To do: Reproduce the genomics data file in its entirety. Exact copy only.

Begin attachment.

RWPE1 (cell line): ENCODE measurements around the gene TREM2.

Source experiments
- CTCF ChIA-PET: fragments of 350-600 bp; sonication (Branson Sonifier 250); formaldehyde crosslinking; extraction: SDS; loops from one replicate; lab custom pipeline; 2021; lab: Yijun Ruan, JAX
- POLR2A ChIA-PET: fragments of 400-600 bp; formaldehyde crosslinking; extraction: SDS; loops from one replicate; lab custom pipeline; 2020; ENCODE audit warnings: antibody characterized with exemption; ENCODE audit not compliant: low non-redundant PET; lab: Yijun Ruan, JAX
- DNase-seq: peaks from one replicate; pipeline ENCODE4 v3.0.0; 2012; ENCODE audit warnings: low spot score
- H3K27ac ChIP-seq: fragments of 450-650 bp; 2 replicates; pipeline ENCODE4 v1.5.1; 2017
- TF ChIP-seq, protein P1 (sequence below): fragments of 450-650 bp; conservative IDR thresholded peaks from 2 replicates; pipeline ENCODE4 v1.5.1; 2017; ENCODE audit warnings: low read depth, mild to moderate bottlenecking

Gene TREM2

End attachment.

RWPE1 (cell line): ENCODE measurements around the gene TREM2.

Source experiments
- CTCF ChIA-PET: fragments of 350-600 bp; sonication (Branson Sonifier 250); formaldehyde crosslinking; extraction: SDS; loops from one replicate; lab custom pipeline; 2021; lab: Yijun Ruan, JAX
- POLR2A ChIA-PET: fragments of 400-600 bp; formaldehyde crosslinking; extraction: SDS; loops from one replicate; lab custom pipeline; 2020; ENCODE audit warnings: antibody characterized with exemption; ENCODE audit not compliant: low non-redundant PET; lab: Yijun Ruan, JAX
- DNase-seq: peaks from one replicate; pipeline ENCODE4 v3.0.0; 2012; ENCODE audit warnings: low spot score
- H3K27ac ChIP-seq: fragments of 450-650 bp; 2 replicates; pipeline ENCODE4 v1.5.1; 2017
- TF ChIP-seq, protein P1 (sequence below): fragments of 450-650 bp; conservative IDR thresholded peaks from 2 replicates; pipeline ENCODE4 v1.5.1; 2017; ENCODE audit warnings: low read depth, mild to moderate bottlenecking

Gene TREM2